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United Nations Conference on Trade and Development (UNCTAD)
Statement by Mr. Mongi Hamdi, Chief Science, Technology and ICT branch, Division for Technology and Logistics


On behalf of the Secretary-General of UNCTAD, as well as on behalf of the United Nations Commission on Science and Technology for Development, I would like to congratulate the Secretary-General of ITU for his excellent report to the 2009 World Telecommunication Policy Forum. UNCTAD aligns itself with the findings of the Report. We appreciate this opportunity to address this forum. Let me confine my comments to a couple of remarks.

As the Report rightly recognizes, major developments have occurred in recent years in the ICT sector with significant and far-reaching implications, not least for developing countries. The current global economic crisis represents an added challenge for policymakers and other stakeholders to address.

Information and communication technologies (ICTs) have proven to be a tremendous accelerator of economic and social progress. Concerns raised at the time of the WSIS Summit in Tunis over a widening “digital divide” have now waned as recent trends show that developing countries are fast adopting ICTs.

Mobile telephony is especially important in low-income countries. For example, in some least developed countries, they outnumber fixed lines by 10 to 1. The divide is also narrowing in terms of Internet penetration.

Despite such positive trends, there is no room for complacency. Many difficult challenges remain and the international community must pursue vigorously its efforts to continue to bridge the digital divide. Large disparities still exist in terms of penetration and affordability both across and within countries. ICTs continue to be largely unaffordable to most people in many poor nations, and significant gaps prevail in ICT access between rural and urban areas, between men and women, and between English and non-English speakers. Lack of content – in local languages, reflecting the values, lifestyles, and needs of local communities – is a serious obstacle to closing the divide.

Moreover, the debate is shifting away from measurements of basic connectivity to issues of speed, capacity and other matters related to quality. For example, the gap between the developed and developing worlds in broadband penetration is large – and widening. This represents a particular challenge, as broadband enhances a range of economically and socially desirable online services.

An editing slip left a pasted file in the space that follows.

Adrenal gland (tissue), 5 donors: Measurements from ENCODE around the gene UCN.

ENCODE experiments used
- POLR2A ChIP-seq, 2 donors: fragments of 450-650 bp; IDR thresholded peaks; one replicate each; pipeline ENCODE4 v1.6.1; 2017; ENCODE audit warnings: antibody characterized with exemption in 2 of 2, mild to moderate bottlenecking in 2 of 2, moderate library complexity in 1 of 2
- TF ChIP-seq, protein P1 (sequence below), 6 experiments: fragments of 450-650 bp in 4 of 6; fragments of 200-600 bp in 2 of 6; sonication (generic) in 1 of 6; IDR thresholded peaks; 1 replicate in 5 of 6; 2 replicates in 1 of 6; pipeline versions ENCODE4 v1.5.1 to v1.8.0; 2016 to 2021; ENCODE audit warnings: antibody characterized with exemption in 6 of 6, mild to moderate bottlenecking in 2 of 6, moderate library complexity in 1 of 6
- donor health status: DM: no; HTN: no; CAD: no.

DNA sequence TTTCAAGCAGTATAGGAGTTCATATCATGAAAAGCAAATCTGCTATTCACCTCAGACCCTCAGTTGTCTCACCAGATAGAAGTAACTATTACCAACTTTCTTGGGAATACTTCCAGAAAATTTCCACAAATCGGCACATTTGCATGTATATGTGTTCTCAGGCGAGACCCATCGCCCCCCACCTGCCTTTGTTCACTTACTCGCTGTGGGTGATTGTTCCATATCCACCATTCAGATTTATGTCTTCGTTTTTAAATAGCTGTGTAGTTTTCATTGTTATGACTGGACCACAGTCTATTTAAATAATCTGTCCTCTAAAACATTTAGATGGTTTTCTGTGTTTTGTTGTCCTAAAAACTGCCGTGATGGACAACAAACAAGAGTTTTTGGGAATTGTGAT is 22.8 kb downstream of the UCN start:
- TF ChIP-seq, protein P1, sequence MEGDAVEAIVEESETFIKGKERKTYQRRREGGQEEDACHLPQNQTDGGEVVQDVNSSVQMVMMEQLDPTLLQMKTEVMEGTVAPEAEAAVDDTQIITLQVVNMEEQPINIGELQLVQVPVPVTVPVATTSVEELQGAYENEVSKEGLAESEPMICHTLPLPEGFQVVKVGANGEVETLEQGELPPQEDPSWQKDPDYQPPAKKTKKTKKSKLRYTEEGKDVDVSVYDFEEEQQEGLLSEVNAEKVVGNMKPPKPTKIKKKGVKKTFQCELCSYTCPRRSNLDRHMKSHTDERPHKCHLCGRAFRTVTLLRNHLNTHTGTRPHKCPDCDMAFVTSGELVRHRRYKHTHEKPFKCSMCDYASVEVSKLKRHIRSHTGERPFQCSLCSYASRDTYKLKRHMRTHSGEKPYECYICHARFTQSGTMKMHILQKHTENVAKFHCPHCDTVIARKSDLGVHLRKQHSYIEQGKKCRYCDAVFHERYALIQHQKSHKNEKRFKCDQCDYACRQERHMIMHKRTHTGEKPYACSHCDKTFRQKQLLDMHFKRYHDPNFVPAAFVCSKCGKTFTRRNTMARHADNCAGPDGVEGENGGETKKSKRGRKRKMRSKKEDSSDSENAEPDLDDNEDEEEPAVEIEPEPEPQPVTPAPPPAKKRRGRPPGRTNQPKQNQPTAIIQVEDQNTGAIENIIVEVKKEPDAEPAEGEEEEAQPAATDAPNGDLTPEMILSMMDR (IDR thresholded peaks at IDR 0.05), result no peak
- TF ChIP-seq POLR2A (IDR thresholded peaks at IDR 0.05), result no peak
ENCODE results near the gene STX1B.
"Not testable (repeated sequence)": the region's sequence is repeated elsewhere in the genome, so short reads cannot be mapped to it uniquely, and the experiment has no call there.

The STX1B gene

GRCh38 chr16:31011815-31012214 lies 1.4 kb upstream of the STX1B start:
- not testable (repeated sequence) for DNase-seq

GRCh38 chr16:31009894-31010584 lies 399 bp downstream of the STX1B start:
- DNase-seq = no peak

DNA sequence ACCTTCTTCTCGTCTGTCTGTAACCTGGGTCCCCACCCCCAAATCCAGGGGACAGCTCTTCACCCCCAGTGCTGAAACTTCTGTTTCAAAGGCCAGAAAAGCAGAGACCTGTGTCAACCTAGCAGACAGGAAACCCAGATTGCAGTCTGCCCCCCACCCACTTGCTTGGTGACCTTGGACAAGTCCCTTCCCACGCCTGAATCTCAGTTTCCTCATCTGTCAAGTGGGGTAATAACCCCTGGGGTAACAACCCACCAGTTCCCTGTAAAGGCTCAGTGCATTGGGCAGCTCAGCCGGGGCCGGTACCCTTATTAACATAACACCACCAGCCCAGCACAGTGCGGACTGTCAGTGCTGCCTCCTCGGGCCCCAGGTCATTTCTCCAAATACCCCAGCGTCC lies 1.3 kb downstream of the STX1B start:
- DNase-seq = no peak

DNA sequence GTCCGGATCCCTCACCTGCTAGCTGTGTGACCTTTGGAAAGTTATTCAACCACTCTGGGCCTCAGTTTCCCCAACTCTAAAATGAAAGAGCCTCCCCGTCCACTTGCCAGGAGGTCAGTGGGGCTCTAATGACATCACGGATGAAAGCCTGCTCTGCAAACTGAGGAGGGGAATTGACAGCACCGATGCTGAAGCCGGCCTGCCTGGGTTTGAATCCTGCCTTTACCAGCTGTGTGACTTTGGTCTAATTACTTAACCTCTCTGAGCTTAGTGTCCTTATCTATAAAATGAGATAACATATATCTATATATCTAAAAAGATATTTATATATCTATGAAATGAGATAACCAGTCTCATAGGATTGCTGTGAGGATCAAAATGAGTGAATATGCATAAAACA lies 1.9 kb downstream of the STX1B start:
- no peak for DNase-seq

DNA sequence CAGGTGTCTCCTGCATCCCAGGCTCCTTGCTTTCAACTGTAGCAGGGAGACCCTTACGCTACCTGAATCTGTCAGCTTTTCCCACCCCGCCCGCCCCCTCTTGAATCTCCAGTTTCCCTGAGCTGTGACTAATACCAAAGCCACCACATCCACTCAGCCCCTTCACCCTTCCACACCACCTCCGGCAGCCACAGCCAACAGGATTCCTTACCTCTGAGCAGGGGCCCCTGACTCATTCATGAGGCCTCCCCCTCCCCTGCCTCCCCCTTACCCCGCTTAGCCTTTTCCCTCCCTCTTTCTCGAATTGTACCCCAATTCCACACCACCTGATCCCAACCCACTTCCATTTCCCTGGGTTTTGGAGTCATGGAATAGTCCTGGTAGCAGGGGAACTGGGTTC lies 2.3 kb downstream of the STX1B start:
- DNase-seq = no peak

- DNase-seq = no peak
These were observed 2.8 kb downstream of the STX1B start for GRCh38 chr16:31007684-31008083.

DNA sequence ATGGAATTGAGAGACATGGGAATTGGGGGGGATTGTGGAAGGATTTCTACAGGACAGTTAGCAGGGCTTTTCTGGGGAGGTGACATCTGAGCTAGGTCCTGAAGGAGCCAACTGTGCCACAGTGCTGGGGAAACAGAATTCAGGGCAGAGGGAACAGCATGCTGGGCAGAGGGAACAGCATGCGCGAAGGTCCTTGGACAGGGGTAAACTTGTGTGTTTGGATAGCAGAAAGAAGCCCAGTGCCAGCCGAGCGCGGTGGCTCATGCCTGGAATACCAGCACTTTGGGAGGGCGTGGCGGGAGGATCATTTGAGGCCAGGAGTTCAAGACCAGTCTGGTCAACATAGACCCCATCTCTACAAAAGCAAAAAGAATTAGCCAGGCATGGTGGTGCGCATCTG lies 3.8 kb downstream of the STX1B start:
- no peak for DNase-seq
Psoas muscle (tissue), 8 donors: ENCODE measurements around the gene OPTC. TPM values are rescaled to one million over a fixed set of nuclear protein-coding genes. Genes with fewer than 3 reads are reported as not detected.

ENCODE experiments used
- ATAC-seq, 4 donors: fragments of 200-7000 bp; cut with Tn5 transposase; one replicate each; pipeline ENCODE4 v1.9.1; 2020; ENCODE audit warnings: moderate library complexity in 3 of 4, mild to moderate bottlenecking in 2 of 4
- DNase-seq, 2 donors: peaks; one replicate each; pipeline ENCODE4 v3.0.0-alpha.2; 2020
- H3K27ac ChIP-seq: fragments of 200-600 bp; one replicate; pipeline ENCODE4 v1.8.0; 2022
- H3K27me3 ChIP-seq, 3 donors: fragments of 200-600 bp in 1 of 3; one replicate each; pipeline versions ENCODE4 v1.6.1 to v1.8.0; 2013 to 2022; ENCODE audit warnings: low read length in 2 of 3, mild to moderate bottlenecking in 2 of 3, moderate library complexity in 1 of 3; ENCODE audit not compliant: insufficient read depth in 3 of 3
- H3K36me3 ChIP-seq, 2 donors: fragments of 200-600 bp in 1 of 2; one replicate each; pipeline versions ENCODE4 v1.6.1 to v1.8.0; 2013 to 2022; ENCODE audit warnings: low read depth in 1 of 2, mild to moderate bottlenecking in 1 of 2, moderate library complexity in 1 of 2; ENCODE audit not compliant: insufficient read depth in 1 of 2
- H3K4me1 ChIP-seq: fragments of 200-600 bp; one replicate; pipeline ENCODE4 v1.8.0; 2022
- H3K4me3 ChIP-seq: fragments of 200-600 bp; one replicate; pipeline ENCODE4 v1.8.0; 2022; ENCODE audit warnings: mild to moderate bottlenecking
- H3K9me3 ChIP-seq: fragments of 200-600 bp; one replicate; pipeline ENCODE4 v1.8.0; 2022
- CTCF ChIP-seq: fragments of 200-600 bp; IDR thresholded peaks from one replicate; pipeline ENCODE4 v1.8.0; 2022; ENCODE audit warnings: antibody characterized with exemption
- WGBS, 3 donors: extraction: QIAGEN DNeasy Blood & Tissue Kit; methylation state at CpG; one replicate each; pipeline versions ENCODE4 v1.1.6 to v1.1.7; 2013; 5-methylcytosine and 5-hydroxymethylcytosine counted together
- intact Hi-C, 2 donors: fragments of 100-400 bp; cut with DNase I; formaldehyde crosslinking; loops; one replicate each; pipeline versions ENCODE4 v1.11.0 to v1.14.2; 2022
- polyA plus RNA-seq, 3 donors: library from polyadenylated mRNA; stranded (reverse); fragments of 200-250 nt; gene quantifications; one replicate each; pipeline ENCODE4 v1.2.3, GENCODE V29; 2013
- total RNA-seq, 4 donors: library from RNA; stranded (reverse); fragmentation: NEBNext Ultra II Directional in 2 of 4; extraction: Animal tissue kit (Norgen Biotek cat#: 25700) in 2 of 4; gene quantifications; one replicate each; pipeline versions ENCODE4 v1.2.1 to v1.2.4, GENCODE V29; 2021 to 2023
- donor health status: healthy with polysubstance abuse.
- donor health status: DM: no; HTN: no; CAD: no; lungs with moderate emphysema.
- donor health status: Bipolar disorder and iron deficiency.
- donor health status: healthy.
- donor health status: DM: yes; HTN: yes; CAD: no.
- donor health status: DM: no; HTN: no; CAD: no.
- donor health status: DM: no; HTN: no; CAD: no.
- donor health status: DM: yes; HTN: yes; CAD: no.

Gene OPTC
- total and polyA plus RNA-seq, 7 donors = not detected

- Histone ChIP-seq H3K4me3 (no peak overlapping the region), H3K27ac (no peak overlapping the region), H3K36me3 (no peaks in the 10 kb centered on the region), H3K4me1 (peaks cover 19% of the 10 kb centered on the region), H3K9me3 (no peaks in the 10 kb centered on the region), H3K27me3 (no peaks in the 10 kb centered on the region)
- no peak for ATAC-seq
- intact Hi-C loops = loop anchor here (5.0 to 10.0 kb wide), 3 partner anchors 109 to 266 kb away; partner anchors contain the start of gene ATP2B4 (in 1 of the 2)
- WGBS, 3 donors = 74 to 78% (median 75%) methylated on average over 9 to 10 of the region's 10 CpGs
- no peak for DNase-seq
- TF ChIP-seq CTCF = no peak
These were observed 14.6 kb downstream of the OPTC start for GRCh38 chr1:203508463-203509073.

Against this background, it is important to pay particular attention to the situation facing developing, and especially low-income countries. The case of the advent of next-generation networks (NGNs), addressed in Draft Opinion 2, is relevant in this context. In the poorest economies, mobile telephony is substituting for fixed telephony and the focus is primarily on exploring various wireless solutions to the broadband challenge. The required national backbones and international connectivity to facilitate the roll-out of NGNs are simply not there.

This has several ramifications. One is whether developing countries, with their much lower diffusion of fixed infrastructure, stand to become marginalized from the benefits of NGNs. Even when ADSL is available, most users in developing countries cannot afford the service. Furthermore, the lack of fixed infrastructure to the home in developing economies means that households are not able to have next generation integrated services. This will slow the move to NGNs and convergence in those countries and prevent citizens from having various applications, services, and lower costs associated with delivery over broadband networks.

The question remains whether some developing countries will feel pressured to invest more in fixed networks on a large scale to introduce NGN-based services or if wireless solutions will turn out to be an adequate substitute.

UNCTAD would welcome a strengthened focus on low-income countries in the Opinions. This is important from the perspective of overcoming the digital divide, and in view of the rapid technological developments that we are witnessing.

Well-designed national policies coupled with effective international support can make a difference. In this context, UNCTAD can offer various kinds of technical assistance in the area of ICT Policies and law reform that can complement the work of the ITU and other international organizations.

Before I conclude, I wish to thank the Government of Portugal and the ITU for the excellent organization of this forum.

Thank you for your attention.